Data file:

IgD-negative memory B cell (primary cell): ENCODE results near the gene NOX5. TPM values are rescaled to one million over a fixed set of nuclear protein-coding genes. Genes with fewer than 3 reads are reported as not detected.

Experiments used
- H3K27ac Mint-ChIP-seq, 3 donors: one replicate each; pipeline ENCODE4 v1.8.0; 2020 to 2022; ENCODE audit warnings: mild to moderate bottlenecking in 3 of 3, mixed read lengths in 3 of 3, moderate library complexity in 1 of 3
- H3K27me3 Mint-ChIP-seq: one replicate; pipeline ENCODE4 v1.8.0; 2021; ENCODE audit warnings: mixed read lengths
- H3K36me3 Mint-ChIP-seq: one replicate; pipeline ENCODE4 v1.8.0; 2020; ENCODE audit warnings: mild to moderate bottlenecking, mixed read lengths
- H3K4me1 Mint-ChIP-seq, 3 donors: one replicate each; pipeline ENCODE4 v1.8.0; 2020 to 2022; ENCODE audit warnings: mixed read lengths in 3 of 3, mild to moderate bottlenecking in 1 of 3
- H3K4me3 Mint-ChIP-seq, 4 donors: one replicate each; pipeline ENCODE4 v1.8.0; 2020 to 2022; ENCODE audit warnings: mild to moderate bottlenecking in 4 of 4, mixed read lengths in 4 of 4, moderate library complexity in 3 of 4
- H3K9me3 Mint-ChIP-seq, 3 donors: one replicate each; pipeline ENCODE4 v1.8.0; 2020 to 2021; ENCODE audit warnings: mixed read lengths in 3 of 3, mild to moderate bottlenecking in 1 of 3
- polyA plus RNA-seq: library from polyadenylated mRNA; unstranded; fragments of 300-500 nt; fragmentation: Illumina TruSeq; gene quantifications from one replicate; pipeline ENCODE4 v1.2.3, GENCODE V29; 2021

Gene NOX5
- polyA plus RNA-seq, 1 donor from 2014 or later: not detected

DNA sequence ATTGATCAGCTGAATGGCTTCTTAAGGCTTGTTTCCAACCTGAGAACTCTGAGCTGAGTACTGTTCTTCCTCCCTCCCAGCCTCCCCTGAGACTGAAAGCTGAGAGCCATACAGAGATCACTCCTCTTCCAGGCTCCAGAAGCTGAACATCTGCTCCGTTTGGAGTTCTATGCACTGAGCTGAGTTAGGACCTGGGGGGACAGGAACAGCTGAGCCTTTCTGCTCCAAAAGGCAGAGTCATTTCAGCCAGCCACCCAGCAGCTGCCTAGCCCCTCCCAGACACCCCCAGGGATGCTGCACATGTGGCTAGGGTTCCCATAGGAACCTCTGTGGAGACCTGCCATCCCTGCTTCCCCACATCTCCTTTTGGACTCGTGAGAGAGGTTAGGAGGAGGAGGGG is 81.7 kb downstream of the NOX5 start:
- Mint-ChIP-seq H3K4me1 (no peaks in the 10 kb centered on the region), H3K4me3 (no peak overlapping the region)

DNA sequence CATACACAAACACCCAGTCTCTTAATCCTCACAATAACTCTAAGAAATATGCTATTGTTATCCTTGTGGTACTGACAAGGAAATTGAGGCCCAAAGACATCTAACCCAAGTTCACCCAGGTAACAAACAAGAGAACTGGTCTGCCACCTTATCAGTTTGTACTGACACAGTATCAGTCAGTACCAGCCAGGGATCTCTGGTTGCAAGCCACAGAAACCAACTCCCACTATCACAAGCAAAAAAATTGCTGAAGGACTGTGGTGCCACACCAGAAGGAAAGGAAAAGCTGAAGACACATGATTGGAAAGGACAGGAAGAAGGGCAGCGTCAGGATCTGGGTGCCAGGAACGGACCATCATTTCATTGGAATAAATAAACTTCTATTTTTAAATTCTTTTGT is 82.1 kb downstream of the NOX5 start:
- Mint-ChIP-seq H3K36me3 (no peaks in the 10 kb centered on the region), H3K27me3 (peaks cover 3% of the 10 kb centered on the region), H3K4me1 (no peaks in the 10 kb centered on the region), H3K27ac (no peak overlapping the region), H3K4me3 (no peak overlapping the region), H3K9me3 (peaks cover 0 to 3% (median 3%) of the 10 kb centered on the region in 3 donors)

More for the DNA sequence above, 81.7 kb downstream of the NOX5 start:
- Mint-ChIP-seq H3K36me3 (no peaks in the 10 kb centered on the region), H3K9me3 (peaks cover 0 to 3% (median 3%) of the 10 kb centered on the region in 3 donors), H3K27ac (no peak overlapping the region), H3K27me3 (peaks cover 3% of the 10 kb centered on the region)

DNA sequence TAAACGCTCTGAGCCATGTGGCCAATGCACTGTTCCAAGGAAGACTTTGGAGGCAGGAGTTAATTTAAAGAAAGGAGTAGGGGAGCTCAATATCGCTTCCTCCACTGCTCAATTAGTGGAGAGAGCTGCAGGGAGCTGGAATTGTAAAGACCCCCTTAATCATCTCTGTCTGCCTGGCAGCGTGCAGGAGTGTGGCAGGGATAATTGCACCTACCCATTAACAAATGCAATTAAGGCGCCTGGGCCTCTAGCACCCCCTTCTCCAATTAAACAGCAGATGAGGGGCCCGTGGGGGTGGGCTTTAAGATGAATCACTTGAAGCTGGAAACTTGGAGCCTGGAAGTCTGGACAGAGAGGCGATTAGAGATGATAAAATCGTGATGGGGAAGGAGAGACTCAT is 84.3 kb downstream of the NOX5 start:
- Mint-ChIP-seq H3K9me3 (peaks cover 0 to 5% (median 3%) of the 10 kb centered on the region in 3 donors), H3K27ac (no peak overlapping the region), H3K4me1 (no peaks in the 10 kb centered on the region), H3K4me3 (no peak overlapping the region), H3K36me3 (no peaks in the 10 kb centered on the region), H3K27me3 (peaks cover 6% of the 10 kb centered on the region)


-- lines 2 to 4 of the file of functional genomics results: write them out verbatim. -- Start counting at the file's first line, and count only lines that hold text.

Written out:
Experiments used
- H3K27ac Mint-ChIP-seq, 3 donors: one replicate each; pipeline ENCODE4 v1.8.0; 2020 to 2022; ENCODE audit warnings: mild to moderate bottlenecking in 3 of 3, mixed read lengths in 3 of 3, moderate library complexity in 1 of 3
- H3K27me3 Mint-ChIP-seq: one replicate; pipeline ENCODE4 v1.8.0; 2021; ENCODE audit warnings: mixed read lengths